Staff Profile:Dr Alister McNeish

Position / Job Title:
Lecturer in Pharmacology
  • School Director of Outreach for the School of Chemistry, Food, and Pharmacy (SCFP)
  • Outreach co-ordinator for Pharmacy
Areas of Interest:

Cardiovascular disease is the leading cause of mortality in the UK and in our aging population the incidence of cardiovascular disease is increasing. Therefore there is a pressing need for new and better treatments for these diseases. My main focus is on vascular pharmacology. In particular how the endothelial cells, which line inside of blood vessels, communicate and modulate the degree of constriction of the smooth muscle cells that form the wall of blood vessels. Understanding these processes help us develop new strategies for regulating blood flow and blood pressure; perhaps leading to new treatments for cardiovascular diseases. My work falls roughly in to four inter-related themes:

  1. Regulation of calcium-activated potassium channels (KCa) and Transient Receptor Potential channels (TRP) found in the endothelium. These channels play a critical role in endothelium derived hyperpolarization (EDH) mediated responses and regulation of blood pressure/flow. This theme also encompasses how such regulation affects EDH responses.
  2. Characterisation and elucidation of the mechanisms that underlie endothelium dependent hyperpolarization, particularly in the cerebral vasculature with a particular focus on the role of fatty acid derived metabolites (including omega-3 fatty acids) and reactive oxygen species on these responses.
  3. The study of "food factors" like omega-3 fatty acids (fish oils), flavonoids and polyphenolic acids on vascular and endothelial cell function in heath and disease.
  4. The role of the endothelium in regulating spontaneous vasoconstrictor tone (myogenic tone) in smooth muscle cells. This has implications on vasomotion (a coordinated oscillatory relaxation and constriction of blood vessels) and vasospasm (uncontrolled vasoconstriction associated with strokes and heart attacks).

My research forms part of the University of Reading's Institute for Cardiovascular & Metabolic Research, and is currently funded by Innovate UK (formerly the Technology Strategy Board) and the British Heart Foundation.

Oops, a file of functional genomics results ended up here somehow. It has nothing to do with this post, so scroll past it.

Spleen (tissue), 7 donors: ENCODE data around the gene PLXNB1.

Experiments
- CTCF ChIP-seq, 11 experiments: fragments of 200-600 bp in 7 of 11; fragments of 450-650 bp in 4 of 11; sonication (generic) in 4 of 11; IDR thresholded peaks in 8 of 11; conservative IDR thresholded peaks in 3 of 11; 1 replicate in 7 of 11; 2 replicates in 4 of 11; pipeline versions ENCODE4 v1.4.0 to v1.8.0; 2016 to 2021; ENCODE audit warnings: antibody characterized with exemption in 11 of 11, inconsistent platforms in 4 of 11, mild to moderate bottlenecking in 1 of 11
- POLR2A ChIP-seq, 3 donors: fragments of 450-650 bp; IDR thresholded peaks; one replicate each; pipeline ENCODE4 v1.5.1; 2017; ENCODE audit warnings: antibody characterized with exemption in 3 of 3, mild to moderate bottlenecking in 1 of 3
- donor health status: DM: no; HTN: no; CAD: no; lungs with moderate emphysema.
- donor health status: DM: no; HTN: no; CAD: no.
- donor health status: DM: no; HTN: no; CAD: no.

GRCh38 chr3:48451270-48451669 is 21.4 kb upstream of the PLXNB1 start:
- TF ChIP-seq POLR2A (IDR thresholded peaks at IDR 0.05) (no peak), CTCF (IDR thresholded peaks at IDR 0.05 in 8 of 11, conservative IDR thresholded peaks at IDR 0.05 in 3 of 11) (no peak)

As well as research, I have an active role in university and academic life. I teach on the MPharm programme, focussing on pharmacology and cardiovascular therapeutics. I also have a keen interest in disseminating science to schools and the general public; I am School director of Outreach for SCFP, Outreach Coordinator for the Reading School of Pharmacy and a member of the Policy and Public Engagement committee at the British Pharmacological Society . I am a member of the British Pharmacological Society where I am. I am also a member of The Physiological Society, Microcirculation Society, and British Society for Cardiovascular Research. I serve on the editorial boards of the British Journal of Pharmacology and Frontiers in Vascular Physiology as well as being a reviewer for numerous international peer reviewed journals and Research Charities. I am currently a member of the local organising committee for the 12th International Symposium of Resistance Arteries (ISRA 2017), which is being held 3rd to 6th September 2017 in Manchester UK.

Research groups / Centres:
  1. McNeish, A.J., Altayo-Jimenez, F., Cottrell, G. and Garland, C. (2012) Statins and selective inhibition of Rho kinase protect small conductance calcium-activated potassium channel function (KCa2.3) in cerebral arteries. PLoS ONE, 7 (10). e46735. ISSN 1932-6203 doi: 10.1371/journal.pone.0046735 (Corresponding author)
  2. McNeish, A.J., Roux, B. T., Aylett, S.-B. , Massen Van Den Brink, A. and Cottrell, G. S. (2012) Endosomal proteolysis regulates calcitonin gene-related peptide responses in mesenteric arteries. British Journal of Pharmacology, 167 (8). pp. 1679-1690. ISSN 1476-5381 doi: 10.1111/j.1476-5381.2012.02129.x
  3. McNeish AJ, Altayo FJ, Garland CJ. Evidence both L-type and non-L-type voltage-dependent calcium channels contribute to cerebral artery vasospasm following loss of NO in the rat. Vascul Pharmacol. 2010 Sep-Oct;53(3-4):151-9.
  4. Yuill KH, McNeish A.J., Kansui Y, Garland CJ, Dora KA. Nitric oxide suppresses cerebral vasomotion by sGC-independent effects on ryanodine receptors and voltage-gated calcium channels. J Vasc Res. 2010;47(2):93-107. Epub 2009 Sep 4. PubMed PMID: 19729956. (Joint 1st Author)
  5. Dora KA, Gallagher NT, McNeish A, Garland CJ. (2008) Modulation of Endothelial Cell KCa3.1 Channels during Endothelium-Derived Hyperpolarizing Factor Signalling in Mesenteric Resistance Arteries. Circ. Res., 102, 1247-1255. Pubmed PMID: PMC2629615
  6. McNeish A.J., Garland CJ. Thromboxane A2 inhibition of SKCa after NO synthase block in rat middle cerebral artery. Br J Pharmacol. 2007 Jun; 151(4):441-9. Epub 2007 Apr 10. PubMed PMID: 17420777; PubMed Central PMCID: PMC2013971.
  7. McNeish A.J., Sandow SL, Neylon CB, Chen MX, Dora KA, Garland CJ. Evidence for involvement of both IKCa and SKCa channels in hyperpolarizing responses of the rat middle cerebral artery. Stroke. 2006 May;37(5):1277-82. Epub 2006 Mar 23. PubMed PMID: 16556879.

Contact Details


+44 (0)118 378 8256

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See also

  • School of Pharmacy


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